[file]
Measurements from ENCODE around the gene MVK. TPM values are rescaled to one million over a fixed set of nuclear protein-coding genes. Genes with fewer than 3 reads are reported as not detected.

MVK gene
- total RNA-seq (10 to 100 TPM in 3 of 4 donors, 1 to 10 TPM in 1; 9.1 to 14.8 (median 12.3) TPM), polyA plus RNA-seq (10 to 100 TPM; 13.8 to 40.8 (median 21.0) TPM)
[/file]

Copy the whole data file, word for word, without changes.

Measurements from ENCODE around the gene MVK. TPM values are rescaled to one million over a fixed set of nuclear protein-coding genes. Genes with fewer than 3 reads are reported as not detected.

MVK gene
- total RNA-seq (10 to 100 TPM in 3 of 4 donors, 1 to 10 TPM in 1; 9.1 to 14.8 (median 12.3) TPM), polyA plus RNA-seq (10 to 100 TPM; 13.8 to 40.8 (median 21.0) TPM)